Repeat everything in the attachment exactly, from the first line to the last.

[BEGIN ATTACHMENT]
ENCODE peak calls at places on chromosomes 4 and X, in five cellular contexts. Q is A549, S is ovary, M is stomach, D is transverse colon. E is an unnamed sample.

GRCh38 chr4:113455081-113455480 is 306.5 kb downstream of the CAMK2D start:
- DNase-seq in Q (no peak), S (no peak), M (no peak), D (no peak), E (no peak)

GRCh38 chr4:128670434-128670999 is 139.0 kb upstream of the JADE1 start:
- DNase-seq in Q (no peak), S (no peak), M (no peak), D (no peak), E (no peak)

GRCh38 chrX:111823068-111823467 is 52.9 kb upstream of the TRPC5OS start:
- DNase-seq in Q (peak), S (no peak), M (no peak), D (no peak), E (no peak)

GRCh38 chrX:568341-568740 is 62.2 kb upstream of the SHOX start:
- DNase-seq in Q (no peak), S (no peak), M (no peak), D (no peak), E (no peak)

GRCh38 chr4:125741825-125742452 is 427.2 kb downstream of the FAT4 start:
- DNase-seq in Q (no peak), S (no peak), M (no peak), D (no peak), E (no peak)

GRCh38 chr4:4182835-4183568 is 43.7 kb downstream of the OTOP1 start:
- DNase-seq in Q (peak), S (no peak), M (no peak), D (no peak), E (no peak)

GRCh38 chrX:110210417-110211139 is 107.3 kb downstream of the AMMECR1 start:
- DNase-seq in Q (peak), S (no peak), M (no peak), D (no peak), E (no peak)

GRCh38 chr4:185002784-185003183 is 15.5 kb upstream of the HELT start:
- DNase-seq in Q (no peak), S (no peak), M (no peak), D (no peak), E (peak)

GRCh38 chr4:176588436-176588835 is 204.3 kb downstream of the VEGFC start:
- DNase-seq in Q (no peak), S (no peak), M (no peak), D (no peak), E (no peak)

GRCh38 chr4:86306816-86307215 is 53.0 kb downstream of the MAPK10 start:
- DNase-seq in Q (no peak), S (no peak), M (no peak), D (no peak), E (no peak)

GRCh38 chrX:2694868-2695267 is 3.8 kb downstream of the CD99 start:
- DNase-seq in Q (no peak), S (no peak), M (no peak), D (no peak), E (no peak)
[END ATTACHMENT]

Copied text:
ENCODE peak calls at places on chromosomes 4 and X, in five cellular contexts. Q is A549, S is ovary, M is stomach, D is transverse colon. E is an unnamed sample.

GRCh38 chr4:113455081-113455480 is 306.5 kb downstream of the CAMK2D start:
- DNase-seq in Q (no peak), S (no peak), M (no peak), D (no peak), E (no peak)

GRCh38 chr4:128670434-128670999 is 139.0 kb upstream of the JADE1 start:
- DNase-seq in Q (no peak), S (no peak), M (no peak), D (no peak), E (no peak)

GRCh38 chrX:111823068-111823467 is 52.9 kb upstream of the TRPC5OS start:
- DNase-seq in Q (peak), S (no peak), M (no peak), D (no peak), E (no peak)

GRCh38 chrX:568341-568740 is 62.2 kb upstream of the SHOX start:
- DNase-seq in Q (no peak), S (no peak), M (no peak), D (no peak), E (no peak)

GRCh38 chr4:125741825-125742452 is 427.2 kb downstream of the FAT4 start:
- DNase-seq in Q (no peak), S (no peak), M (no peak), D (no peak), E (no peak)

GRCh38 chr4:4182835-4183568 is 43.7 kb downstream of the OTOP1 start:
- DNase-seq in Q (peak), S (no peak), M (no peak), D (no peak), E (no peak)

GRCh38 chrX:110210417-110211139 is 107.3 kb downstream of the AMMECR1 start:
- DNase-seq in Q (peak), S (no peak), M (no peak), D (no peak), E (no peak)

GRCh38 chr4:185002784-185003183 is 15.5 kb upstream of the HELT start:
- DNase-seq in Q (no peak), S (no peak), M (no peak), D (no peak), E (peak)

GRCh38 chr4:176588436-176588835 is 204.3 kb downstream of the VEGFC start:
- DNase-seq in Q (no peak), S (no peak), M (no peak), D (no peak), E (no peak)

GRCh38 chr4:86306816-86307215 is 53.0 kb downstream of the MAPK10 start:
- DNase-seq in Q (no peak), S (no peak), M (no peak), D (no peak), E (no peak)

GRCh38 chrX:2694868-2695267 is 3.8 kb downstream of the CD99 start:
- DNase-seq in Q (no peak), S (no peak), M (no peak), D (no peak), E (no peak)